Coconut – Magic Healer or Major Hype?


Once shunned due to its high saturated fat content, coconut has been regaining favor recently. There was a New York Times article on coconut oil last year, and it has been embraced by vegans and followers of the Paleolithic (caveman) diet alike. According to the Coconut Research Center, coconut fruit and its variety of products can heal or prevent a slew of medical conditions. So can coconut really be this awesome super food or is it all hype?

Coconut Water is the clear liquid extracted from green, or very young, coconuts. This is not to be confused with coconut milk, which is richer and higher in fat and comes from more mature coconuts. Coconut water has gained popularity as brands like Zico and VitaCoco promote their products as a natural sports drink.

The Research In the past decade there have been several small studies comparing the effect of coconut water, pure water, and sports drink on measures of rehydration in athletes. In all three studies (Saat et al 2002, Ismail et al 2007, and Kalman et al 2012) coconut water and sports drinks performed better than plain water, but coconut water was found to be no more or less effective at replacing lost fluid and electrolytes than standard sports drinks. In two studies participants who drank coconut water reported less nausea and stomach distress and in the other study the coconut water group reported more nausea and stomach upset. All three studies were small and studied only healthy, athletic men.

My Advice  Although the research is limited, it does show that coconut water can in fact be an effective and more natural alternative to sports drinks. When compared to Gatorade, it is relatively similar in calories and carbohydrate but is higher in potassium and lower in sodium. While this makes it a good source of potassium – which helps the body maintain proper functioning of the heart, kidneys, nerves, muscles, and digestive system – when sweating you actually lose more sodium than potassium. As I’ve said before, when it comes to hydration unless you are exercising in extreme heat or at high intensity for over 60-90 minutes, it is unlikely you will need anything more than water to rehydrate. However, if you are doing a long workout, coconut water as well as sports drinks, dried fruit, or other “energy gels” will provide the carbohydrates and electrolytes you need. If you choose coconut water, add a little extra sodium to foods to replace what you lose. Finding what works for you is trial and error, so experiment with both and see which one you tolerate best with the least GI distress or nausea.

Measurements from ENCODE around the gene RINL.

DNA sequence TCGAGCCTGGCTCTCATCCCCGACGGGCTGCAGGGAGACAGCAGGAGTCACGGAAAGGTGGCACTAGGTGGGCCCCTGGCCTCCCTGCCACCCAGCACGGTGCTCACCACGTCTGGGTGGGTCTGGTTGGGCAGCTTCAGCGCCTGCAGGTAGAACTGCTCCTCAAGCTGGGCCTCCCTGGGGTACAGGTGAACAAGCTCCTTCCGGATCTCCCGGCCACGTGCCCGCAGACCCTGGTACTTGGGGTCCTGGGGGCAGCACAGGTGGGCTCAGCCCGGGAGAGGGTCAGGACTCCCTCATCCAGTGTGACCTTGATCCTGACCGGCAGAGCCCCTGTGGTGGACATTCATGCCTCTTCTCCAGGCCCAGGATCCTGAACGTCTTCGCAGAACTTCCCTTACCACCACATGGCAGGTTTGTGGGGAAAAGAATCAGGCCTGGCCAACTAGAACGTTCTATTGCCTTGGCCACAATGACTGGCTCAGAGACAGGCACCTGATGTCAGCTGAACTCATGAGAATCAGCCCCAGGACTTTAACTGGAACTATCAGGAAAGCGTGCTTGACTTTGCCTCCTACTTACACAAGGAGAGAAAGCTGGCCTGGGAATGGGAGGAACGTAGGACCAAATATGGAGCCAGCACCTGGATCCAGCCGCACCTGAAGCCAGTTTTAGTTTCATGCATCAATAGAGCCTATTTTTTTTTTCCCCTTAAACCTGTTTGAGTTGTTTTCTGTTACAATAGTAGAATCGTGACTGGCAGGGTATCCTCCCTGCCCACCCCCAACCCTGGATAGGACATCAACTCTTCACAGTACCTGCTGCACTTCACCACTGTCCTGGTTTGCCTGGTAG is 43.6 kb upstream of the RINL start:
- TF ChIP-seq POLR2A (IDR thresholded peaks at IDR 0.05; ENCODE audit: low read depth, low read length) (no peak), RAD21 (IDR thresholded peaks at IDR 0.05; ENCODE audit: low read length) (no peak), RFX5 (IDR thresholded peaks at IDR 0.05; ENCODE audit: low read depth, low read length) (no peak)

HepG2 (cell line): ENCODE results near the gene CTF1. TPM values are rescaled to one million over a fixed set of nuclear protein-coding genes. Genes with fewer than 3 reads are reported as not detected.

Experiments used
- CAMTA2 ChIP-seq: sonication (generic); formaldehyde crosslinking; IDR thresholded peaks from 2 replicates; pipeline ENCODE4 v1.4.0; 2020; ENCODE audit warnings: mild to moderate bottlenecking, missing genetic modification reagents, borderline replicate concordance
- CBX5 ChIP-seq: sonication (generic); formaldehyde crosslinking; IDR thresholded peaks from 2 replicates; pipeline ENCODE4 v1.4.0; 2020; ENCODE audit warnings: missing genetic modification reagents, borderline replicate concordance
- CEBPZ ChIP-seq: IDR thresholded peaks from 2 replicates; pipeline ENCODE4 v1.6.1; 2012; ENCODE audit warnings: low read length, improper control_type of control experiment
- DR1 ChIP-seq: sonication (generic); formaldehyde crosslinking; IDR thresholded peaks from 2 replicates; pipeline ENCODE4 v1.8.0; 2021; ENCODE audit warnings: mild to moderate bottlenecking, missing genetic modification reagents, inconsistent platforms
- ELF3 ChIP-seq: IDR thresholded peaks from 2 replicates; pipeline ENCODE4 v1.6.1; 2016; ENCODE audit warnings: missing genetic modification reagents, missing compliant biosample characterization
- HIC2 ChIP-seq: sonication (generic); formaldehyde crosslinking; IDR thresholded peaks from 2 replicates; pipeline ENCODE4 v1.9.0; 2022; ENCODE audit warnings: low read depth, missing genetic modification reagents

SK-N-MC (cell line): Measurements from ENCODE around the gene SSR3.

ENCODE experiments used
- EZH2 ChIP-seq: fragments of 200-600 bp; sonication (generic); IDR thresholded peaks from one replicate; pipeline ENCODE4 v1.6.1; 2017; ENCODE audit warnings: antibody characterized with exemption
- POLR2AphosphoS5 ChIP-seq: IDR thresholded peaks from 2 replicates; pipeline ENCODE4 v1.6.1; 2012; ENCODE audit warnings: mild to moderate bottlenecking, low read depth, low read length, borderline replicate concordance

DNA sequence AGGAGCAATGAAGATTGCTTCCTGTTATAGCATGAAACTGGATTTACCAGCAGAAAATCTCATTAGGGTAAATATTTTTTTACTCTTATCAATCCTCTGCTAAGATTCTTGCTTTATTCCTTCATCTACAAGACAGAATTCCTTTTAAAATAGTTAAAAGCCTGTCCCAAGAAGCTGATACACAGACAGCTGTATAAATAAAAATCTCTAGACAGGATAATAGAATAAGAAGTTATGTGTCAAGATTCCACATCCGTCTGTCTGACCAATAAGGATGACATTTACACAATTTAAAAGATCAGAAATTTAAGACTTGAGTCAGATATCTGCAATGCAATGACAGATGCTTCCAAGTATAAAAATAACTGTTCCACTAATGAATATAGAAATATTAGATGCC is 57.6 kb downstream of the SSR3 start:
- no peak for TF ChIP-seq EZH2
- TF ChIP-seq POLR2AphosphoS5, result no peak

Coconut Oil is pressed from the fruit part of a mature coconut. Once given a bad wrap because it is a saturated fat (the type of fat known to raise cholesterol levels), some are now saying it is actually good for you. Internet and literature sources claim it is a powerful medicine that can lower cholesterol, boost energy, improve digestion, protect against osteoporosis, promote weight loss, prevent liver disease, and support thyroid function, among many others.

Coconut oil contains a different type of fat than most other saturated fats like meat or dairy. Most other fats are made up of long chain fatty acids, but coconut oil has medium chain fatty acids (or MCT for medium chain triglycerides), which are shorter and more easily metabolized by the body. Another benefit of coconut oil is its heat stability. This means it has a longer shelf life and is good for frying/sautéing because it goes rancid less quickly than other oils.

The Research According to the Natural Medicines Database, there is not enough evidence to evaluate the effect of coconut oil on weight loss, hypercholesterolemia (high cholesterol), diabetes, chronic fatigue, Crohn’s disease, irritable bowel syndrome, or thyroid conditions. It has been claimed that MCTs can boost your metabolism, but while some animal studies have shown weight loss when substituting MCT for LCT fats, this hasn’t been shown in human studies.  Evidence suggests that coconut oil can lower, raise, or have no effect on total cholesterol levels, depending on the person. However it does not raise LDL cholesterol (the “bad cholesterol”) but instead raises HDL cholesterol (the “good cholesterol”) thus making it potentially beneficial for heart health.

My Advice Coconut can be good for you, but it doesn’t mean you need to throw away your olive oil. Coconut oil can improve cholesterol levels, is good for certain types of cooking, and does not appear to have any major negative effects on human health when consumed in moderation. However other oils like olive and walnut also have health benefits. Based on the evidence, coconut is not the miracle food some claim it is, but it can be a healthy part of your diet and I would recommend using it in moderate amounts. It is also important to note that there are two types of coconut oil: hydrogenated and virgin. Hydrogenated coconut oil contains trans fats and should be avoided, whereas virgin coconut oil does not. If you use coconut oil, be sure to buy virgin coconut oil.

To Wrap it Up

  • Coconut water can be an alternative to sports drinks for some people, but others may experience nausea or GI discomfort. In most cases, when you are exercising less than 60-90 minutes, you won’t need a sports drink (or coconut water) if you drink water and eat a good post workout meal or snack containing sodium and potassium.
  • Coconut oil can improve cholesterol numbers and is better than other oils for certain types of cooking, but further health claims can’t be validated by research at this time.
  • Coconut products can add some variety to your fat intake and add a different flavor to your foods. Add them to your diet in moderation.


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